‘His Career Was a Failure but of the Most Glittering Kind.’ Is This a Fair Assessment of Hannibal? Analyse Hannibal’s Greatness and the Reasons for His Ultimate Failure.

1885 Words Aug 30th, 2011 8 Pages
At the end of Hannibal’s career as a military commander of Carthage, a main enemy of Rome, it can be said that his career was a failure as he did not achieve his primary objective, the taking of Rome. However, his military achievements glittered and shone because he struck fear into Rome and he also earned himself a place in the modern world as the father of strategy. Hannibal will always be remembered and regarded as one of the greatest military tacticians and strategists in all of European history and is considered one of the greatest generals of the Ancient World. It was his superior strategy and tactical skills that allowed him to compete with and almost defeat Rome, but this greatness prevented him achieving his ultimate goal, because …show more content…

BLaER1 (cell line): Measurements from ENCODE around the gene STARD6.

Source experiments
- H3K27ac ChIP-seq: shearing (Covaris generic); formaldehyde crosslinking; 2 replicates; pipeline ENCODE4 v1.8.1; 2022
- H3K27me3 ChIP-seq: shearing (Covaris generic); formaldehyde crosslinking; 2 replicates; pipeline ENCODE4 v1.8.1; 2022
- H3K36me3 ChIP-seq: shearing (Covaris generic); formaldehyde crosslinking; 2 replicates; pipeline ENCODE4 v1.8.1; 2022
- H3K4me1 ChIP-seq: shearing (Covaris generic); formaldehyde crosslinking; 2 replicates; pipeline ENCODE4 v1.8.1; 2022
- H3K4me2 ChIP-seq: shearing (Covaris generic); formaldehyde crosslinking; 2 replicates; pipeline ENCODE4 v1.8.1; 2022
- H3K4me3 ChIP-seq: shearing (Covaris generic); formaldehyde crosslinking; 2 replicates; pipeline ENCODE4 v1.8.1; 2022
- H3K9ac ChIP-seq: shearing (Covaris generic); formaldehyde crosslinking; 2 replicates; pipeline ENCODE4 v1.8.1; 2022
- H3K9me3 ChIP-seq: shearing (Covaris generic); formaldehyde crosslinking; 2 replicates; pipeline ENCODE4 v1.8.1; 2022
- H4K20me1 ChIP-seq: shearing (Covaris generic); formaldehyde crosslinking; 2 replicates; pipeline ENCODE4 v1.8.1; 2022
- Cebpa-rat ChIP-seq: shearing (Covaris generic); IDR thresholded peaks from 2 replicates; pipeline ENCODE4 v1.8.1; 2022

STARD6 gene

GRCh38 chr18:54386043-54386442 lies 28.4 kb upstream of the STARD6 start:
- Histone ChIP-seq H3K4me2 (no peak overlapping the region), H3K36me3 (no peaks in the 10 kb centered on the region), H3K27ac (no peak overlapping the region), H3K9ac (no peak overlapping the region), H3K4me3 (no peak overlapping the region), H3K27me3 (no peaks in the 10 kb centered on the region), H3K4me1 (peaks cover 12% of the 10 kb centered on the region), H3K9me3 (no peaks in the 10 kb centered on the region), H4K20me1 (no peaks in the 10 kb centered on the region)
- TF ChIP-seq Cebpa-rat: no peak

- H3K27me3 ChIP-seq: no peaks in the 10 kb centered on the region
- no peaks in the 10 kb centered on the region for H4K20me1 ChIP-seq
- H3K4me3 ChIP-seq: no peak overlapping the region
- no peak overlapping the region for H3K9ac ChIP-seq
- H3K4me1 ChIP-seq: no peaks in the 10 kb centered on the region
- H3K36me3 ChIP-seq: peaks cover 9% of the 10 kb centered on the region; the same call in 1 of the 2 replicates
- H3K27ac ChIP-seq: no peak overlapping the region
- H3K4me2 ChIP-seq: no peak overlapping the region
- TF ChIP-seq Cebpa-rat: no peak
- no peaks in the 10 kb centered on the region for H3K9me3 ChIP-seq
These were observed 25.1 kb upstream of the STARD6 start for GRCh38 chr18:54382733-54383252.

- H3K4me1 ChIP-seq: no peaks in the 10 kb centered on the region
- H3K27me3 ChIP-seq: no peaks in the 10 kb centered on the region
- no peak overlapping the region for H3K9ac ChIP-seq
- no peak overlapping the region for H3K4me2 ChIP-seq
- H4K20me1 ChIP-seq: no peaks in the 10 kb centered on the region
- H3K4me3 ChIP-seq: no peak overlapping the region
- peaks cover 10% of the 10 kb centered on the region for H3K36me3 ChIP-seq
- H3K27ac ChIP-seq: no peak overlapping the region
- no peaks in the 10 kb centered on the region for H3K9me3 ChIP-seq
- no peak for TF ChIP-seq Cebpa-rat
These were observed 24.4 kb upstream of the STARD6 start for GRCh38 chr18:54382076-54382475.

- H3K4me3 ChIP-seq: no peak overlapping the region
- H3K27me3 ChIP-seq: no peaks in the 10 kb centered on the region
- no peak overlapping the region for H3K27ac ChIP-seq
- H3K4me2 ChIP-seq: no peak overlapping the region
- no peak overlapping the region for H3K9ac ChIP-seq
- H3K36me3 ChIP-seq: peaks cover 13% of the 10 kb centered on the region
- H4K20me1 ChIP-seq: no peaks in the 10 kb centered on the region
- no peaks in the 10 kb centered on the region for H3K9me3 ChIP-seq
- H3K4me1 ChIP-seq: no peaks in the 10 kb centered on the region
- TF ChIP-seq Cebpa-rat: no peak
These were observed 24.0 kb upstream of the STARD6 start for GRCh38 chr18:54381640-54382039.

Despite Hannibal’s dazzling military achievements and the eventual establishment of a legacy that outlived Rome itself, it is fair assessment to say his career was a failure. Hannibal’s ambition was to take over Rome, a country he had hated, even from a young age when he had sworn that as long as he lived he would never be a friend of Rome. “He swore eternal hostility towards Rome.” (100 Great Military Commanders, 2004, pg. 14) However long he lingered in enemy land and no matter the great success and imperial tactics Hannibal had achieved at Cannae, he was unable to defeat and conquer the great Roman Republic. As he was unable to defeat the Romans, he was unable to achieve his primal objective which is why his career as a military commander can be regarded as a failure. While Hannibal’s greatness can be seen in his outstanding military strategies and tactics, after crossing the Alps he won a number of decisive victories again the Roman legions. These victories caused Rome to lose most of its armies which made the city virtually undefended; however Hannibal’s approach to military engagement meant he could not take the risk to immediately sack Rome when it was in a weakened state. “Fortunately for the Romans, Hannibal refused to attack and destroy the Roman city of Rome. His hesitancy to attack and destroy Rome allowed the Romans to regroup and fight another day.” (The New Competitive Strategy, 2011, pg. 136) He could not be assured of victory and
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